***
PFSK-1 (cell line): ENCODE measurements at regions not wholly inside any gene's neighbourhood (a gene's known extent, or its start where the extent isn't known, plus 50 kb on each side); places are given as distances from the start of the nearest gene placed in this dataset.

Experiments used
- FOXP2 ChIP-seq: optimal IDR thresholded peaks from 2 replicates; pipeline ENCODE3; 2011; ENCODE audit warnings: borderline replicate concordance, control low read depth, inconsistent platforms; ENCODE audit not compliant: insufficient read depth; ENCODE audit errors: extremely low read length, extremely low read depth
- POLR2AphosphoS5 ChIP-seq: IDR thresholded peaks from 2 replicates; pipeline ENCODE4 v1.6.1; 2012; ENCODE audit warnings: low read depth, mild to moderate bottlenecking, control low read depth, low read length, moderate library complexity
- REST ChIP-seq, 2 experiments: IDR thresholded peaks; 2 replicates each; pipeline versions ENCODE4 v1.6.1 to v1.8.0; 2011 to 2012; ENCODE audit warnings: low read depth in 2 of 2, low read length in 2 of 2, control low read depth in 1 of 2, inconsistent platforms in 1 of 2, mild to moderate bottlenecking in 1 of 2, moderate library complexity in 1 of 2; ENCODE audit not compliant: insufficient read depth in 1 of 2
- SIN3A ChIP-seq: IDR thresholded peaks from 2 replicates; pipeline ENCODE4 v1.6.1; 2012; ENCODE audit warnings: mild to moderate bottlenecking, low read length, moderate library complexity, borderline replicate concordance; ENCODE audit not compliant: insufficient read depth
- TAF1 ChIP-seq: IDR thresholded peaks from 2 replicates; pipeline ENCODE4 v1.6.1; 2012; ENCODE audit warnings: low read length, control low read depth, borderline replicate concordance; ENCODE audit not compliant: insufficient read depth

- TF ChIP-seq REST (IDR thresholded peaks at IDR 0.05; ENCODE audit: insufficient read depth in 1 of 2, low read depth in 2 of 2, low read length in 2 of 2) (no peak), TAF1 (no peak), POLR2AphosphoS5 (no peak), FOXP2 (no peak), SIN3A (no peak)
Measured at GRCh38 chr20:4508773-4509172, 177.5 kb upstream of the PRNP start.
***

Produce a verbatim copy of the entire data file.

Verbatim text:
PFSK-1 (cell line): ENCODE measurements at regions not wholly inside any gene's neighbourhood (a gene's known extent, or its start where the extent isn't known, plus 50 kb on each side); places are given as distances from the start of the nearest gene placed in this dataset.

Experiments used
- FOXP2 ChIP-seq: optimal IDR thresholded peaks from 2 replicates; pipeline ENCODE3; 2011; ENCODE audit warnings: borderline replicate concordance, control low read depth, inconsistent platforms; ENCODE audit not compliant: insufficient read depth; ENCODE audit errors: extremely low read length, extremely low read depth
- POLR2AphosphoS5 ChIP-seq: IDR thresholded peaks from 2 replicates; pipeline ENCODE4 v1.6.1; 2012; ENCODE audit warnings: low read depth, mild to moderate bottlenecking, control low read depth, low read length, moderate library complexity
- REST ChIP-seq, 2 experiments: IDR thresholded peaks; 2 replicates each; pipeline versions ENCODE4 v1.6.1 to v1.8.0; 2011 to 2012; ENCODE audit warnings: low read depth in 2 of 2, low read length in 2 of 2, control low read depth in 1 of 2, inconsistent platforms in 1 of 2, mild to moderate bottlenecking in 1 of 2, moderate library complexity in 1 of 2; ENCODE audit not compliant: insufficient read depth in 1 of 2
- SIN3A ChIP-seq: IDR thresholded peaks from 2 replicates; pipeline ENCODE4 v1.6.1; 2012; ENCODE audit warnings: mild to moderate bottlenecking, low read length, moderate library complexity, borderline replicate concordance; ENCODE audit not compliant: insufficient read depth
- TAF1 ChIP-seq: IDR thresholded peaks from 2 replicates; pipeline ENCODE4 v1.6.1; 2012; ENCODE audit warnings: low read length, control low read depth, borderline replicate concordance; ENCODE audit not compliant: insufficient read depth

- TF ChIP-seq REST (IDR thresholded peaks at IDR 0.05; ENCODE audit: insufficient read depth in 1 of 2, low read depth in 2 of 2, low read length in 2 of 2) (no peak), TAF1 (no peak), POLR2AphosphoS5 (no peak), FOXP2 (no peak), SIN3A (no peak)
Measured at GRCh38 chr20:4508773-4509172, 177.5 kb upstream of the PRNP start.